UK SC rules Saudi diplomat may face charges for breaching Filipino worker's employment contract

Kaycee Valmonte - Philstar.com
UK SC rules Saudi diplomat may face charges for breaching Filipino worker's employment contract
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MANILA, Philippines — The United Kingdom’s highest court has ruled that a Saudi Arabian diplomat may face charges for breaching a Filipina domestic worker’s contract and for being complicit in a modern slavery case.

The UK Supreme Court in a landmark July 6 ruling said a diplomat’s failure to fairly compensate a domestic worker equates to “commercial activity practised for personal profit." 

Filipino domestic worker Josephine Wong filed a claim against her former employer, Britain-based Saudi diplomat Khalid Basfar, at the UK employment tribunal after she was left unpaid for most of her services while she was subjected to “degrading and offensive treatment” for two years before her escape.

In response, Basfar said her claim should be disregarded as he is covered by diplomatic immunity. 

However, the employment tribunal earlier denied to strike out Wong’s claim, while the Court of Appeal decided that the case may already be brought to the highest court. 

"The majority concludes that, if the facts alleged by Ms. Wong are proved, Mr. Basfar does not have immunity from the civil jurisdiction of the UK courts. However, unless admissions are made, a hearing is required to determine the truth of the allegations," a summary of the ruling read

The 1961 Vienna Convention on Diplomatic Relations provides that diplomats and their families are granted protection from facing criminal jurisdiction of the state diplomats are assigned to, but any “commercial activity” may be a subject of a civil jurisdiction.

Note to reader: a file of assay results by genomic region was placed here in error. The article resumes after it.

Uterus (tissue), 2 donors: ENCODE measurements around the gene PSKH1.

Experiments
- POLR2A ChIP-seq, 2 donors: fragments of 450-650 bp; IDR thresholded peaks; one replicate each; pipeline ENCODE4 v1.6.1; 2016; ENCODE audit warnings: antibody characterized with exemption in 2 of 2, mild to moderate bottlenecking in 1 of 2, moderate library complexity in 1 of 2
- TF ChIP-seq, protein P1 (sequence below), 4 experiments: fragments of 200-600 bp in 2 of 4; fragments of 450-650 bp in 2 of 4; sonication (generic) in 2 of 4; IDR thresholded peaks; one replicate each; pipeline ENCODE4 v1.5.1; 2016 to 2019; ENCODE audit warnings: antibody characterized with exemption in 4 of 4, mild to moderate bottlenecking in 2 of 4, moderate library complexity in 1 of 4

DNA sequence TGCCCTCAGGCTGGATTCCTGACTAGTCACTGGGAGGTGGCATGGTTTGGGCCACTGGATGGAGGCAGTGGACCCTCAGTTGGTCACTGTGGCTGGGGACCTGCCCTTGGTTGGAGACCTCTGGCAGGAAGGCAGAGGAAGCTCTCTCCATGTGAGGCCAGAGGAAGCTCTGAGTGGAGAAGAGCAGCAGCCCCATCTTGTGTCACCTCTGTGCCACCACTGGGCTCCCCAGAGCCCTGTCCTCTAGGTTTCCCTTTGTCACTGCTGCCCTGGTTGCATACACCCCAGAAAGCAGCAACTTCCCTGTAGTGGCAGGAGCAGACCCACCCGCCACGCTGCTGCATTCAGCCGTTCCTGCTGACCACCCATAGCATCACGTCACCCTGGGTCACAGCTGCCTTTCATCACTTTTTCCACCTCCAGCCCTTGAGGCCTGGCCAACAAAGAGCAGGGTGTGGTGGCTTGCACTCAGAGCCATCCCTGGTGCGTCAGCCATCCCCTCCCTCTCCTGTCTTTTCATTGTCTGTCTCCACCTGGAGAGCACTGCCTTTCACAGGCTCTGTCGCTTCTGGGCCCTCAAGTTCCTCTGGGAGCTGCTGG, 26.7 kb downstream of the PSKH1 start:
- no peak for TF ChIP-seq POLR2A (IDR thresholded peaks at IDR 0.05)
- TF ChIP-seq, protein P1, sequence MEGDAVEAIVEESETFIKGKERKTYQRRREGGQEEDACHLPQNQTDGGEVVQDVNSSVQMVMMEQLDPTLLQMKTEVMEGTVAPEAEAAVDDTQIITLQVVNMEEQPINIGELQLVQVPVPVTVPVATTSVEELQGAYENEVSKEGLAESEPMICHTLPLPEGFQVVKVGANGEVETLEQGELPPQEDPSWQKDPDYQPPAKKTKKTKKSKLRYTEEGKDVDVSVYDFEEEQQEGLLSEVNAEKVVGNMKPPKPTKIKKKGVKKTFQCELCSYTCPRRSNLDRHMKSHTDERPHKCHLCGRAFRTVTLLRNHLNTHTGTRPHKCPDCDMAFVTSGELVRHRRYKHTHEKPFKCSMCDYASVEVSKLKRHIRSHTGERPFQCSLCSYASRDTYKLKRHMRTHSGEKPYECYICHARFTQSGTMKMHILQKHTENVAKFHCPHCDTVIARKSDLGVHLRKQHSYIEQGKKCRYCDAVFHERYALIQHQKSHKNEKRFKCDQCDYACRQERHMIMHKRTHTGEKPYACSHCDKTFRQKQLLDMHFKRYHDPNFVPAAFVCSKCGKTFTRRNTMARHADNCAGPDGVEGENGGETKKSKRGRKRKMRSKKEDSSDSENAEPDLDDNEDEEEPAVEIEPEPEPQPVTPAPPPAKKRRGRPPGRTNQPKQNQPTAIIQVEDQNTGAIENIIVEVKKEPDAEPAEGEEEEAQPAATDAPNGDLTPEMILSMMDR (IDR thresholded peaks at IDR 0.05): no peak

“On the assumed facts Mr. Basfar gained a substantial financial benefit by deliberately and systematically exploiting Ms Wong’s labour for almost two years, initially for a fraction of her contractual entitlement to wages and latterly for no pay at all,” the ruling read.

“This conduct is accurately described as a commercial activity practised for personal profit.” 

The court also clarified that diplomats hiring domestic workers does not already constitute to a “commercial activity.”

The fact that Wong was hired to work against her will for another’s benefit is the main factor.

“There is a material and qualitative difference between these two activities: employment is a voluntary relationship, entered into freely and governed by the terms of a contract, whereas the essence of modern slavery is that work is extracted by coercing and controlling a victim,” the ruling read.

Wong said she was a victim of human trafficking and was forced to work for the diplomat’s family beginning August 2016 in situations akin to modern slavery. 

She was not given days off, working everyday from 7 a.m. to 11:30 p.m. The Filipina was also not allowed to go outside, except for when she takes out the trash.

On top of that, between her arrival in the UK and her May 2018 escape, Wong was only paid a fourth of her contractual pay in July 2017. — with report from Kristine Joy Patag



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